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I have no trouble with my code on working part but I still have some worries if there is something missing so I want a review for my code. Also, I wonder if the exceptions are true type for these methods.

public class ArrayListStack<E> implements Stack<E> {

    private ArrayList<E> list;

    public ArrayListStack()
    {
        list = new ArrayList<>();
    }

    public int size()
    {
        return list.size();
    }

    public boolean isEmpty()
    {
        return size() == 0;
    }

    public void push(E e)
    {
        list.add(size(), e);
    }

    public E top()
    {
        if(isEmpty()) throw new IllegalStateException("Array is empty");
        return list.get(size()-1);
    }

    public E pop()
    {
        if(isEmpty()) throw new IllegalStateException("Array is empty");
        return list.remove(size()-1);
    }


}
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  • 1
    \$\begingroup\$ Small nitpick: list.add(size(), e); can just be list.add(e). \$\endgroup\$ Commented May 28, 2017 at 14:57

2 Answers 2

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Error messages should not leak implementation details unnecessarily

ArrayListStack is an implementation of your custom interface Stack. Presumably users would declare their stacks using the interface type, for example:

Stack<String> strings = new ArrayListStack<>();

The stack of strings may get passed to methods expecting a Stack<String>, and then if top or pop get called when the stack is empty, the exception message will say "Array is empty", which is an implementation detail.

Instead of throwing new IllegalStateException("Array is empty"), you could do what the JDK implementation of Stack does, and throw EmptyStackException. No need for a custom message, it's already encapsulated in that exception.

You could get some other hints from the JDK's implementation, such as the method names and return types.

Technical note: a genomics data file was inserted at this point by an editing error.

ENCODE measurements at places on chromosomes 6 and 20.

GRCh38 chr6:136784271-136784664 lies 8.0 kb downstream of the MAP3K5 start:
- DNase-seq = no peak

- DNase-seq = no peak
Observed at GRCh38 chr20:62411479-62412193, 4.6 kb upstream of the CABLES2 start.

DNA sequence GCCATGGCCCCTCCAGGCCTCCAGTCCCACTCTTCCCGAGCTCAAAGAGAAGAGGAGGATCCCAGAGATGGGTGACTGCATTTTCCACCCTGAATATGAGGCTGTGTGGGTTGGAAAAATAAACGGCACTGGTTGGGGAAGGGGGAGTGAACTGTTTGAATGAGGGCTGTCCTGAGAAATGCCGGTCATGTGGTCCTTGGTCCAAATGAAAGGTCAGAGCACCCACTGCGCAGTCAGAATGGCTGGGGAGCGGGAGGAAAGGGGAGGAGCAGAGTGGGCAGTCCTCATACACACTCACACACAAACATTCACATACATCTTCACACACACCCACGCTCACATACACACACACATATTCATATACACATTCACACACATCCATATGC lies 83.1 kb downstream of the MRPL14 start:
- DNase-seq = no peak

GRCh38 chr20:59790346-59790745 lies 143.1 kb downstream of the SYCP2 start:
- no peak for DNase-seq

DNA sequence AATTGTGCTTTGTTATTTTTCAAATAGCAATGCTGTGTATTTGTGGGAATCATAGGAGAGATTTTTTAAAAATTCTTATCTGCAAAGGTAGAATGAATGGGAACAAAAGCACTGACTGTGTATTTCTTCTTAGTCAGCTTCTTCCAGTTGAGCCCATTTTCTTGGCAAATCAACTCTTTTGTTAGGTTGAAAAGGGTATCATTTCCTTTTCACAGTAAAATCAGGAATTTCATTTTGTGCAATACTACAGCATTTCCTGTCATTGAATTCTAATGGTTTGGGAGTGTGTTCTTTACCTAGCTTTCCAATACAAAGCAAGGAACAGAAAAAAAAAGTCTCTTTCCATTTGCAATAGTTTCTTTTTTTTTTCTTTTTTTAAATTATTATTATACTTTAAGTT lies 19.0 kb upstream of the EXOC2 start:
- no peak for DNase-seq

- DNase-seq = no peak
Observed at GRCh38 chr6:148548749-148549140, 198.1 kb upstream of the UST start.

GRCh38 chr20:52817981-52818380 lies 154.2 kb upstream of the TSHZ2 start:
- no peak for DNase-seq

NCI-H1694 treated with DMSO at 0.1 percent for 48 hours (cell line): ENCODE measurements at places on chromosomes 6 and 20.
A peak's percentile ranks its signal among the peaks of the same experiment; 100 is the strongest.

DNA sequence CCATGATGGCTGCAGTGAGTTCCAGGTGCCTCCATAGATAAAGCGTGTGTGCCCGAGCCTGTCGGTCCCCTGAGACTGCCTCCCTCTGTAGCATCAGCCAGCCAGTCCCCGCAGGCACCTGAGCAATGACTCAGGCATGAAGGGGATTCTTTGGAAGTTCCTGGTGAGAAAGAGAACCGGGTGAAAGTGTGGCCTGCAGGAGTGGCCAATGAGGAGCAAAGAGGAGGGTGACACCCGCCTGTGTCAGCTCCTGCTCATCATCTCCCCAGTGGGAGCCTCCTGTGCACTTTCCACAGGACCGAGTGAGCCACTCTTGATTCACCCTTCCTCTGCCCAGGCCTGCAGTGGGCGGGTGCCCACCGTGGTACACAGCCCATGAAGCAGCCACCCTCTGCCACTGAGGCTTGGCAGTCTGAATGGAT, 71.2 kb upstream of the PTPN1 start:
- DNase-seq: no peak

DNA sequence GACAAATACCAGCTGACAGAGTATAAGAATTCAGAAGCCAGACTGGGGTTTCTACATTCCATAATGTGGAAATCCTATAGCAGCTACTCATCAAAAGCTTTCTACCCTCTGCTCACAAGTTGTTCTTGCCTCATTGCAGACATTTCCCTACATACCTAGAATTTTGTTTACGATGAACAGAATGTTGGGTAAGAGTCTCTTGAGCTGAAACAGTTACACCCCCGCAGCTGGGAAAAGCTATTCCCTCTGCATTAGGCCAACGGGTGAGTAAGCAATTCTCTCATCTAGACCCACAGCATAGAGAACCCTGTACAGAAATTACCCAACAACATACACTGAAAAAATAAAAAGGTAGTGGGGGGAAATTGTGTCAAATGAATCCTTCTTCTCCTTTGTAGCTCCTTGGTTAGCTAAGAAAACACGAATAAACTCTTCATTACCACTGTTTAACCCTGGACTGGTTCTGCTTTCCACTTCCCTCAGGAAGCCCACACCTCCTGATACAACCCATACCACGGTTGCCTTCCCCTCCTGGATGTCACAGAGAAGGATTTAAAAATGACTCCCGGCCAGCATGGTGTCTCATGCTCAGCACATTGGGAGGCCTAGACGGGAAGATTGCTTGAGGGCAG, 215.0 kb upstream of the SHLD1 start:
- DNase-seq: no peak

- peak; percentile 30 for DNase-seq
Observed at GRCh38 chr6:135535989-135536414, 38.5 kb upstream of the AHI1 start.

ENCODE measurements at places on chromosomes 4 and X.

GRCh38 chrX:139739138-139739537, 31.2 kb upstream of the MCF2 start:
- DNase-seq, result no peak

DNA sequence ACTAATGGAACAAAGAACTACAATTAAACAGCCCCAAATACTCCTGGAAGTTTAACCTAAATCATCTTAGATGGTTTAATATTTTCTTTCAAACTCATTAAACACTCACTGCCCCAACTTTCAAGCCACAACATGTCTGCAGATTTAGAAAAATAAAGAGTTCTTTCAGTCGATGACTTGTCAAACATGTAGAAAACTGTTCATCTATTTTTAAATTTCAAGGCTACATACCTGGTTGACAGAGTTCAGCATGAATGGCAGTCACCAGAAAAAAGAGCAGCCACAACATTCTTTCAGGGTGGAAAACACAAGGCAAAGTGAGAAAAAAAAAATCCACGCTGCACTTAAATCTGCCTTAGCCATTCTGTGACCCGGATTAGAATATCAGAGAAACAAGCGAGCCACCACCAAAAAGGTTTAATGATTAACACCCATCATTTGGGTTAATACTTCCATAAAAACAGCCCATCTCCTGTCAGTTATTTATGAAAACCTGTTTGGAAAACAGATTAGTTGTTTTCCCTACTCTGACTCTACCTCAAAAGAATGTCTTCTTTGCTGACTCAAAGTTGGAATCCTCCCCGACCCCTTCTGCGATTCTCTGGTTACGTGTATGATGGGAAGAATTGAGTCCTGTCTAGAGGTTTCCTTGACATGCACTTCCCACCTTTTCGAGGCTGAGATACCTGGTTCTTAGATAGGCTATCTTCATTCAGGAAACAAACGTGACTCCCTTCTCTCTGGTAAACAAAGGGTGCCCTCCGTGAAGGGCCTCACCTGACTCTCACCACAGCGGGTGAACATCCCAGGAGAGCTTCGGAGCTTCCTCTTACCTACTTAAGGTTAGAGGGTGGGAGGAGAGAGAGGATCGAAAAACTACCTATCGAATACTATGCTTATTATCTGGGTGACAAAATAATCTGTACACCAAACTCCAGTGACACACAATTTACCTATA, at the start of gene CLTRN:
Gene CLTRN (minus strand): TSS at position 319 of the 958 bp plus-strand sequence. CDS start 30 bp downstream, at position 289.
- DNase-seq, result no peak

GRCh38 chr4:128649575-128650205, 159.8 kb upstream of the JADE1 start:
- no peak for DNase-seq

Use final when possible

The list field can be marked final. It's good to mark fields final when possible, as these fields cannot be reassigned, they are easier to read, understand, and trust.

You could also initialize the field on a single line, and drop the explicit constructor:

private final List<E> list = new ArrayList<>();

Don't repeat yourself

This line appears twice in the code:

if (isEmpty()) throw new IllegalStateException("Array is empty");

You could move this to a helper function, you could call it ensureNonEmptyStack.

Appending to a list

The 2-parameter version of list.add inserts an element at the specified position. In your code, your intention is to append at the end of the list. That's what the 1-parameter version of list.add does, and it would be simpler and more appropriate in this code.

Formatting conventions in Java

The convention is to place opening braces on the same line as the statements.

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  1. I tend to instantiate my collection as soon as possibile. Also, using final you are sure that nobody will set it to null (no need to null-check == code more readable and safer)

    private final ArrayList<E> list = new ArrayList<>();

  2. Consider the use of @Override to mark overriden methods so future you (and other developers) understand the origin of your methods at glance.

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